In a scene from the Oscar-winning King Richard, the biopic of tennis superstars Venus and Serena Williams through the lens of their father Richard, he is confronted by a child services officer threatening to take his girls away from him. Richard defiantly shouts out aloud: “Now I don’t even mind you saying we’re hard on these kids. You know why? ‘Cause we are. That’s our job. To keep ’em off these streets.”
Richard, who drew up a 78-page plan for Venus and Serena before they were born, saw sport as a way to save his children from the fate dealt to him and those around him in gang-ridden Compton, Los Angeles.
Similarly, the Domingos’ commitment to their son’s sporting career was a way of ushering him to a better life away from Hanover Park, and so supporting him on that path, no matter how long the journey, became the only objective.
Richard bussed in a bunch of children to hurl insults at Venus and Serena while they practised. “In order to be successful, you must prepare for the unexpected,” he explained in a 2015 interview with CNN. “I’m in the champion-raising business,” Richard said in the film.
The Domingos took a different approach. “The one thing that we instilled in Haashim is we’ll support you in what you are passionate about,” Fatima said. “You decide. We will always encourage them to find their strong points. You follow your dream, we support you.”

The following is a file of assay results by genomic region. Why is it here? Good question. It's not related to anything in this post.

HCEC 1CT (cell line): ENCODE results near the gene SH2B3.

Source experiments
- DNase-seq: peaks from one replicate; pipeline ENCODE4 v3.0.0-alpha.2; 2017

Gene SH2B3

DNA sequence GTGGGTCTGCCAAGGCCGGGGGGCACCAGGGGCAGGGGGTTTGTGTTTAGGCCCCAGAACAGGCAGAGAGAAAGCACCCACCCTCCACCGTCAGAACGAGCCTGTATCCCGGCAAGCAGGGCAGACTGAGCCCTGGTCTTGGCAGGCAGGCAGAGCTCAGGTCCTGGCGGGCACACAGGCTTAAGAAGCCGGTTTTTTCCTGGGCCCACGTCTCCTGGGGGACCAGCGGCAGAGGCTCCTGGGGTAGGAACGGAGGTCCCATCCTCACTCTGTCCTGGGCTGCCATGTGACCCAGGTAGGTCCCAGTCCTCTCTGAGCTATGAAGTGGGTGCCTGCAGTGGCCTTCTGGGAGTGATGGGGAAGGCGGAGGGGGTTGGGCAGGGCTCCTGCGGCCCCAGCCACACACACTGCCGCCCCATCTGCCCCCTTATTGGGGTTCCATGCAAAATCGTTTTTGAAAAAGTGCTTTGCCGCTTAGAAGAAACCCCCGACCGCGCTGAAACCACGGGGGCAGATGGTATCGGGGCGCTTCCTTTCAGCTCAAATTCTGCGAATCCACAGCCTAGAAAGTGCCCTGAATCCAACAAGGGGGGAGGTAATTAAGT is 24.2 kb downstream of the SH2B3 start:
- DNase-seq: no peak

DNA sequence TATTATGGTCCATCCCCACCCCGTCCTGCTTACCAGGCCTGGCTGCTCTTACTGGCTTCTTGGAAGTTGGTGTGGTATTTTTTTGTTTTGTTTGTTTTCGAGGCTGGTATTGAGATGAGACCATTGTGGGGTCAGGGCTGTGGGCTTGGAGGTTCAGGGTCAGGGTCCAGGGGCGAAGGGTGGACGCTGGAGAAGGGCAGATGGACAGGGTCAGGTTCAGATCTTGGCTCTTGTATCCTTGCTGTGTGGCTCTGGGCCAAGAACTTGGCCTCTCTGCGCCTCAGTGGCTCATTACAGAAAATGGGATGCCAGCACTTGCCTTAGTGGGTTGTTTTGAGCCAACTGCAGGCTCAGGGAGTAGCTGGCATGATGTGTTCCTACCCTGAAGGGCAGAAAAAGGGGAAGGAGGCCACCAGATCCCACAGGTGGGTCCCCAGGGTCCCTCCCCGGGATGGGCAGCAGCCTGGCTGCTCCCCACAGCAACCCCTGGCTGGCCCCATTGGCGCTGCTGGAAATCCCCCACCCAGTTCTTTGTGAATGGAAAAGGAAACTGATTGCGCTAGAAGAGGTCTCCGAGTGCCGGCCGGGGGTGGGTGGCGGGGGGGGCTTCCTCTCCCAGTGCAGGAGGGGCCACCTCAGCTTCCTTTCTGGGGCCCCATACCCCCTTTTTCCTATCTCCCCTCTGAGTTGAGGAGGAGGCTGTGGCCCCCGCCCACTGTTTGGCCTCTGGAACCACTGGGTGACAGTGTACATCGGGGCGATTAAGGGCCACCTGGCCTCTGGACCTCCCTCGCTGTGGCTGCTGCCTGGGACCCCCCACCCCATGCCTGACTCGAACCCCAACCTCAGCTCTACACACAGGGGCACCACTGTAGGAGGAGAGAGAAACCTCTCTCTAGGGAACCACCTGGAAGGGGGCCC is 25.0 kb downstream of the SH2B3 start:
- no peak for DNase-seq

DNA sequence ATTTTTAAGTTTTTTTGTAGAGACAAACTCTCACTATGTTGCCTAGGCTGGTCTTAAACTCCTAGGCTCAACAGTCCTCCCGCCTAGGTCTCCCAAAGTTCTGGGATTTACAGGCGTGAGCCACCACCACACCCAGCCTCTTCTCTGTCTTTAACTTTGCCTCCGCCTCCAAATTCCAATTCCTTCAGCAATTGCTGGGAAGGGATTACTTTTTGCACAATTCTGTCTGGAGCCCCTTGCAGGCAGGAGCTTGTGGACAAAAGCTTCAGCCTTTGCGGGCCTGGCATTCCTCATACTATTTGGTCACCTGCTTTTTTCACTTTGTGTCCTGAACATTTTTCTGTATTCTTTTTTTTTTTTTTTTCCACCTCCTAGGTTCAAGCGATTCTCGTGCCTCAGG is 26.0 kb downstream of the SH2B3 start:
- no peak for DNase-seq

On the field, Haashim is a product of Ajax’s youth system, where he spent 11 years from the age of seven. Off the field, he’s a combination of his father’s work ethic and perseverance and his mother’s optimism and belief in his physical abilities. Fatima has a laser focus on Haashim’s mental and emotional state.
“From small, you could just see he stood out among children his age and even older. He used to play with my brother’s friends on the pitch in Hanover Park, literally kicking the ball around. I think I spent more money on takkies than anything else,” Fatima said. “People started noticing his ability when he started trials at Ajax Cape Town. He trialled for an entire year. What amazed me about this boy was during Ramadan, right through, he would still fast because he’s got to be at the trial. So he would fast, go to trials and come back.”
After a tepid start to his Sundowns career in 2020, Haashim’s patience appears to have paid off in 2022. A spectacular dipping strike against TS Galaxy on 2 March signalled the playmaker’s first goal for the Brazilians – a milestone that has been rewarded with more game time this season, including starts in the CAF Champions League.
Haashim scored on his professional debut in 2015 for Portuguese club Vitória Guimarães, which was then in the second division. It was Valentine’s Day but the romance didn’t last. The desire for regular first-team game time led Haashim, now 26, down numerous paths that ended in disappointment and half-chances.